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The only gift certificates that a certain store sold yesterday were worth either $100 each or $10 each. If the store sold a total of 20 gift certificates yesterday, how many gift certificates worth $10 each did the store sell yesterday?

(1) The gift certificates sold by the store yesterday were worth a total of between $1,650 and $1,800. (2) Yesterday the store sold more than 15 gift certificates worth $100 each.

Diagnostic Test Question: 30 Page: 25 Difficulty: 600

The only gift certificates that a certain store sold yesterday were worth either $100 each or $10 each. If the store sold a total of 20 gift certificates yesterday, how many gift certificates worth $10 each did the store sell yesterday?

Say the number of $100 certificates sold was \(x\), then the number of $10 certificates sold was \(20-x\).

(1) The gift certificates sold by the store yesterday were worth a total of between $1,650 and $1,800 --> \(1,650<100x+10(20-x)<1,800\) --> \(1,650<90x+200<1,800\) --> \(1,450<90x<1,600\) --> \(145<9x<160\) --> \(16.1<x<17.8\). Since \(x\) is an integer then \(x=17\). Sufficient.

(2) Yesterday the store sold more than 15 gift certificates worth $100 each --> x>15. Clearly insufficient.

Re: The only gift certificates that a certain store sold [#permalink]

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25 Jun 2012, 08:57

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Hi,

Difficulty level: 650

Let's say, Number of gift certificates worth $100 = x Number of gift certificates worth $10 = y and x+y=20

Using (1), \(1650<100x+10y<1800\) or \(165<10x+y<180\) or \(165<20+9x<180\) (given, x+y=20) or \(145<9x<160\) or \(145/9<x<160/9\) or \(16.1< x < 17.7\) Thus, x = 17. Sufficient.

Re: The only gift certificates that a certain store sold [#permalink]

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25 Jun 2012, 18:46

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(1) The gift certificates sold by the store yesterday were worth a total of between $1 ,650 and $1,800.

Suff as only one combination of $100 and $10 GC is possible for total ranging from 1650-1800 i.e 17 ($100) and 3 ($10) total 1730, all other combinations within this range do not meet total number of GC condition

(2) Yesterday the store sold more than 15 gift certificates worth $100 each

Insuff as more than 15 can mean 16 and 4, 17 and 3, 18 and 2

Re: The only gift certificates that a certain store sold [#permalink]

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26 Jun 2012, 00:30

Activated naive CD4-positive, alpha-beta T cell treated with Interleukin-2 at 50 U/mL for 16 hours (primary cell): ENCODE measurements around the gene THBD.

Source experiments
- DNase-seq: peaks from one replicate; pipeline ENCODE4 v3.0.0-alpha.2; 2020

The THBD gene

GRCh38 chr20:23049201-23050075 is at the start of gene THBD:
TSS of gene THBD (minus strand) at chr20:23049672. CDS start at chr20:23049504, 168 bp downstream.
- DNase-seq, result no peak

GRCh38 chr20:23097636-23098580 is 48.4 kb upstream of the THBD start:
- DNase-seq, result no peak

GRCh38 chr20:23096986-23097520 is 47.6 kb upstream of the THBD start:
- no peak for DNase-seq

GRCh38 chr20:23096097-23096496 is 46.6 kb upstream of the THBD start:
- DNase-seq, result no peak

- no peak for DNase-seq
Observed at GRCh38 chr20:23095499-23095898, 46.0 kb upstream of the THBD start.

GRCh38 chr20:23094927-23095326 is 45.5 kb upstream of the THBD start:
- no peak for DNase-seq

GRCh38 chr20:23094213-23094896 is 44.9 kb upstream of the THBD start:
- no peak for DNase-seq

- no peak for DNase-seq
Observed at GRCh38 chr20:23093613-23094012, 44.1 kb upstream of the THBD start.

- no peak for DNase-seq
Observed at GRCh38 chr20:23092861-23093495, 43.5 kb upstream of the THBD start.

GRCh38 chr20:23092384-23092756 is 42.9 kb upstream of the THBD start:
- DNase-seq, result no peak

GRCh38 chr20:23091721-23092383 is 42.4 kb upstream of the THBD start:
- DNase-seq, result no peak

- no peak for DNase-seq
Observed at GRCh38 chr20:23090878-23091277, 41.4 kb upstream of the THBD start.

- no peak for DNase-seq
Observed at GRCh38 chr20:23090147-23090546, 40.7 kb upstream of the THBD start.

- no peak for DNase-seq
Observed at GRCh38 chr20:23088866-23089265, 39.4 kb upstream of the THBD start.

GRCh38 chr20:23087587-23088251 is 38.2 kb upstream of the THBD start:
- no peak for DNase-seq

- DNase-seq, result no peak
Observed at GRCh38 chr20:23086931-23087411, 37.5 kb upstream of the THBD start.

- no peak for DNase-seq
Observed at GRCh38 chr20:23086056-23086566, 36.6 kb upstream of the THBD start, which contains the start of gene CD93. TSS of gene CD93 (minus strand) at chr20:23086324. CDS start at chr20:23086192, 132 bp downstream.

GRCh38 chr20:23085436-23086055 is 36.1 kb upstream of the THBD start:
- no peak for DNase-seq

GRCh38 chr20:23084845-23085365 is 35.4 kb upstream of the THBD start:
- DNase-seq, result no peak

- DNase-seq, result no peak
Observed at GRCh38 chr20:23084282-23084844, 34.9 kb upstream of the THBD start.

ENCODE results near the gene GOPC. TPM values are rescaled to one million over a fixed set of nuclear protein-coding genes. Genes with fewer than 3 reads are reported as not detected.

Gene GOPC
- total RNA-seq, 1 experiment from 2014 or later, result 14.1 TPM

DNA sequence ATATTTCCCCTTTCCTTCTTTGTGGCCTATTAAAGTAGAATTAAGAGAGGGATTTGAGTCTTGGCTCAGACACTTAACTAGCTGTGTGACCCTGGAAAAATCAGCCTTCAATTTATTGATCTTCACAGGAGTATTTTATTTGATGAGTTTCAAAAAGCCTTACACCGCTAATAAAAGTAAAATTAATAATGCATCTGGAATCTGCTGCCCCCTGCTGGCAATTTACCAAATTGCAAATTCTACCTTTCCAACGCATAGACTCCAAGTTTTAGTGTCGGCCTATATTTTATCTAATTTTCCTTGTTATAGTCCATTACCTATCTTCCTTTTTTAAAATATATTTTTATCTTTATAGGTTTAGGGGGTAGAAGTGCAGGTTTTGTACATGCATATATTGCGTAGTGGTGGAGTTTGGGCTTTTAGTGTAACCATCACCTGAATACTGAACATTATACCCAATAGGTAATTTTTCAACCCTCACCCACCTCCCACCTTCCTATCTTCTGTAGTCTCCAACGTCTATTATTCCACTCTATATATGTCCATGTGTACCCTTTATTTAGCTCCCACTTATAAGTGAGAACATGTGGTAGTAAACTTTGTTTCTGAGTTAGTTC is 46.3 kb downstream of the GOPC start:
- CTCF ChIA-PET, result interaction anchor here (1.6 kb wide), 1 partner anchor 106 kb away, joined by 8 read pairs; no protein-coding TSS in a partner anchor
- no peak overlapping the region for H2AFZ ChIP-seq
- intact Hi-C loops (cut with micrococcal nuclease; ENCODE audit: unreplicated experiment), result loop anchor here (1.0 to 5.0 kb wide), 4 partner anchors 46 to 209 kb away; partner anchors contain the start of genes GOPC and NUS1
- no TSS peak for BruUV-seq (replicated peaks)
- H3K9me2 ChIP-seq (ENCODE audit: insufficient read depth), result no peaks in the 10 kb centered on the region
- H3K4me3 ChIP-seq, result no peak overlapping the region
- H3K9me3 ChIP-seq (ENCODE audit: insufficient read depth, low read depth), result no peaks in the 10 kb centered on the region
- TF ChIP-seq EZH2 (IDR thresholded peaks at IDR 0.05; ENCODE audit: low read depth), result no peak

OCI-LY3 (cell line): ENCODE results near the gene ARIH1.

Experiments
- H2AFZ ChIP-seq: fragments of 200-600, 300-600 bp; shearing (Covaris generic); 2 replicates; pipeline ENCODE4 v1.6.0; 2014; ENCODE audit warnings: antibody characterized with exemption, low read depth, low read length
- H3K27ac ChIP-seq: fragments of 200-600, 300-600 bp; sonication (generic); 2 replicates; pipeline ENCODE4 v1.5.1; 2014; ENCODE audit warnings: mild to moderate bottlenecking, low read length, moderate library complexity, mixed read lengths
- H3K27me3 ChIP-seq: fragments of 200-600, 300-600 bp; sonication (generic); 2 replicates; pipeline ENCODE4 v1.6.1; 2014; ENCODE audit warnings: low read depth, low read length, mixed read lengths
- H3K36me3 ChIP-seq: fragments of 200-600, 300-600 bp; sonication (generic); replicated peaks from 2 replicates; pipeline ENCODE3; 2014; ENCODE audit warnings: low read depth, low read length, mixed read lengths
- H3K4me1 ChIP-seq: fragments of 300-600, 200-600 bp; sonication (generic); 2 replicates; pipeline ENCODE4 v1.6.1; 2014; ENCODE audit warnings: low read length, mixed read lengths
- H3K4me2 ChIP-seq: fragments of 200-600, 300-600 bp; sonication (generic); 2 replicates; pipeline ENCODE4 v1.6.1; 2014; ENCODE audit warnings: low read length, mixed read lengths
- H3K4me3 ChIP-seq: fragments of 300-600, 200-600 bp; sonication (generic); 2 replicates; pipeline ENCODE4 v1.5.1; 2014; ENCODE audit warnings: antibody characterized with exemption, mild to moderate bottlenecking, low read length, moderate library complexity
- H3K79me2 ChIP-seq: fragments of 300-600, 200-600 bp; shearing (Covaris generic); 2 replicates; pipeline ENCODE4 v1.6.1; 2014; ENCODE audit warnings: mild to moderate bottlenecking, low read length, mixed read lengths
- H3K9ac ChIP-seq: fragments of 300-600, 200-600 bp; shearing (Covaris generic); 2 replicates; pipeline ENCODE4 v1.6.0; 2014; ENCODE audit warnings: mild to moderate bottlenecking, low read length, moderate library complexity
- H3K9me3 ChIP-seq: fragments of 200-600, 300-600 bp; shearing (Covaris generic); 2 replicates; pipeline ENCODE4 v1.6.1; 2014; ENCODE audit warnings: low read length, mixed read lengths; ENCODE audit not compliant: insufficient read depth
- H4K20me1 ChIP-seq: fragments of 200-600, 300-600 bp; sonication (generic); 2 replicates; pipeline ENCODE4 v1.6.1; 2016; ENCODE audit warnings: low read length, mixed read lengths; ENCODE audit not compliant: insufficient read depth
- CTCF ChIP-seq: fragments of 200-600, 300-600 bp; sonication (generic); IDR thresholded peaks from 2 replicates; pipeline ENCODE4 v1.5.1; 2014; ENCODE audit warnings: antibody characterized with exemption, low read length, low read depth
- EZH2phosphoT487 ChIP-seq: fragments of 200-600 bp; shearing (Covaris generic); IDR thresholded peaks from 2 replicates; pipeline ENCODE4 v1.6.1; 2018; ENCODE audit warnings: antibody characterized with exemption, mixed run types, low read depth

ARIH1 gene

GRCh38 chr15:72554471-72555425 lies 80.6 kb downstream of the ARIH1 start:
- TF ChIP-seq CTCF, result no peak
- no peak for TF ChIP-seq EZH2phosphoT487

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Hi,

Difficulty level: 600

Number of gift certificates worth $100 = x Number of gift certificates worth $10 = y and x+y=20 Statement (1) 1650 < x+y < 1800 This gives us only one possible solution... 1730 Since there has to be 20 gift certificates and x=100$ and y=10$, 1730 is the only number that is between 1650 and 1800 that corresponds with 20 gift certificates Every other solution is out of range e.g. 16 x 100$ + 4 x 10$ = 1640$ or 18 x 100$ + 2 x 10$ = 1820$, both out of the range 1650 < x+y < 1800

Statement (2) clearly insufficient since you can have more than one possible solution.
_________________

The only gift certificates that a certain store sold yesterday were worth either $100 each or $10 each. If the store sold a total of 20 gift certificates yesterday, how many gift certificates worth $10 each did the store sell yesterday?

Say the number of $100 certificates sold was \(x\), then the number of $10 certificates sold was \(20-x\).

(1) The gift certificates sold by the store yesterday were worth a total of between $1,650 and $1,800 --> \(1,650<100x+10(20-x)<1,800\) --> \(1,650<90x+200<1,800\) --> \(1,450<90x<1,600\) --> \(145<9x<160\) --> \(16.1<x<17.8\). Since \(x\) is an integer then \(x=17\). Sufficient.

(2) Yesterday the store sold more than 15 gift certificates worth $100 each --> x>15. Clearly insufficient.

Re: The only gift certificates that a certain store sold [#permalink]

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28 Dec 2012, 18:50

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Yes, this question pretty much wants you to understand that A alone is sufficient, otherwise the fallback answer would be C. St II is obviously not sufficient by itself.

Re: The only gift certificates that a certain store sold [#permalink]

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06 Jul 2014, 03:46

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Re: The only gift certificates that a certain store sold [#permalink]

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18 Jul 2015, 22:04

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Hello from the GMAT Club BumpBot!

Thanks to another GMAT Club member, I have just discovered this valuable topic, yet it had no discussion for over a year. I am now bumping it up - doing my job. I think you may find it valuable (esp those replies with Kudos).

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The only gift certificates that a certain store sold [#permalink]

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27 Mar 2016, 19:58

Here is a visual that should help.

Nearly every GMAT question can be solved by algebra, plugging in numbers, both, or a combination of both. If you have time, then it's best to try both.

This particular method is a hybrid of the two: use algebra to get closer to conceptual understanding, then plug in numbers to test.

Attachments

Screen Shot 2016-03-27 at 7.59.24 PM.png [ 125.32 KiB | Viewed 3079 times ]

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